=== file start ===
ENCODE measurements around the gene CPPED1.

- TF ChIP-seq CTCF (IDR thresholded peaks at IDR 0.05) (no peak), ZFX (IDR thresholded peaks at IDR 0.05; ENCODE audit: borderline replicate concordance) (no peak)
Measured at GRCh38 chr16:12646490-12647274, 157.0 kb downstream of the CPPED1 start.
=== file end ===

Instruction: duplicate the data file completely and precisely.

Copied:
ENCODE measurements around the gene CPPED1.

- TF ChIP-seq CTCF (IDR thresholded peaks at IDR 0.05) (no peak), ZFX (IDR thresholded peaks at IDR 0.05; ENCODE audit: borderline replicate concordance) (no peak)
Measured at GRCh38 chr16:12646490-12647274, 157.0 kb downstream of the CPPED1 start.